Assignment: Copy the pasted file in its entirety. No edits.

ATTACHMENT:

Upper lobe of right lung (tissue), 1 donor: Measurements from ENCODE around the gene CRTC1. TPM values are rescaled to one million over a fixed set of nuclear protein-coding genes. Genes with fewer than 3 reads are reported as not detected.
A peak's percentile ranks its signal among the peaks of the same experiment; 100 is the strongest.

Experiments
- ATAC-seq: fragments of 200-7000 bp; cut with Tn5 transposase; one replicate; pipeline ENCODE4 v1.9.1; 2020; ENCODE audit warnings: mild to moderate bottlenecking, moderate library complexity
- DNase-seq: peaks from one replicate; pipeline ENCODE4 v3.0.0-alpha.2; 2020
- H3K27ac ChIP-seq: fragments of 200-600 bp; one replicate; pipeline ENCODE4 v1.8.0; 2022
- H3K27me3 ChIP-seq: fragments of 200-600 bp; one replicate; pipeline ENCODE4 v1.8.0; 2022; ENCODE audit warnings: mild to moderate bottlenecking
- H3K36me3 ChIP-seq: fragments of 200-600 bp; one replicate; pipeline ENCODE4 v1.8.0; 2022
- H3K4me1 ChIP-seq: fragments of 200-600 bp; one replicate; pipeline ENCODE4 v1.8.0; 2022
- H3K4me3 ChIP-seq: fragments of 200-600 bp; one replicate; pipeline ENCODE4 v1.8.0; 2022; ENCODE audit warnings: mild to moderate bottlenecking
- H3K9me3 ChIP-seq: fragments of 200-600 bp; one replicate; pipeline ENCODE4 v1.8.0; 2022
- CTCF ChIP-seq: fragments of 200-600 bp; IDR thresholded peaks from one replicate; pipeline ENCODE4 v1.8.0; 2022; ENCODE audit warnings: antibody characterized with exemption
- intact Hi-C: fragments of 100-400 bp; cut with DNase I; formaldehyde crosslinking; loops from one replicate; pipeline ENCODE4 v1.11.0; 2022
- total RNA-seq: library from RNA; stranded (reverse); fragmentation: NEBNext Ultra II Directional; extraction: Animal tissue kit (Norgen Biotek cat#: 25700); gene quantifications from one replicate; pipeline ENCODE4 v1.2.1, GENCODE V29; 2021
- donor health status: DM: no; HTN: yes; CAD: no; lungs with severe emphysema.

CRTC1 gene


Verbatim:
Upper lobe of right lung (tissue), 1 donor: Measurements from ENCODE around the gene CRTC1. TPM values are rescaled to one million over a fixed set of nuclear protein-coding genes. Genes with fewer than 3 reads are reported as not detected.
A peak's percentile ranks its signal among the peaks of the same experiment; 100 is the strongest.

Experiments
- ATAC-seq: fragments of 200-7000 bp; cut with Tn5 transposase; one replicate; pipeline ENCODE4 v1.9.1; 2020; ENCODE audit warnings: mild to moderate bottlenecking, moderate library complexity
- DNase-seq: peaks from one replicate; pipeline ENCODE4 v3.0.0-alpha.2; 2020
- H3K27ac ChIP-seq: fragments of 200-600 bp; one replicate; pipeline ENCODE4 v1.8.0; 2022
- H3K27me3 ChIP-seq: fragments of 200-600 bp; one replicate; pipeline ENCODE4 v1.8.0; 2022; ENCODE audit warnings: mild to moderate bottlenecking
- H3K36me3 ChIP-seq: fragments of 200-600 bp; one replicate; pipeline ENCODE4 v1.8.0; 2022
- H3K4me1 ChIP-seq: fragments of 200-600 bp; one replicate; pipeline ENCODE4 v1.8.0; 2022
- H3K4me3 ChIP-seq: fragments of 200-600 bp; one replicate; pipeline ENCODE4 v1.8.0; 2022; ENCODE audit warnings: mild to moderate bottlenecking
- H3K9me3 ChIP-seq: fragments of 200-600 bp; one replicate; pipeline ENCODE4 v1.8.0; 2022
- CTCF ChIP-seq: fragments of 200-600 bp; IDR thresholded peaks from one replicate; pipeline ENCODE4 v1.8.0; 2022; ENCODE audit warnings: antibody characterized with exemption
- intact Hi-C: fragments of 100-400 bp; cut with DNase I; formaldehyde crosslinking; loops from one replicate; pipeline ENCODE4 v1.11.0; 2022
- total RNA-seq: library from RNA; stranded (reverse); fragmentation: NEBNext Ultra II Directional; extraction: Animal tissue kit (Norgen Biotek cat#: 25700); gene quantifications from one replicate; pipeline ENCODE4 v1.2.1, GENCODE V29; 2021
- donor health status: DM: no; HTN: yes; CAD: no; lungs with severe emphysema.

CRTC1 gene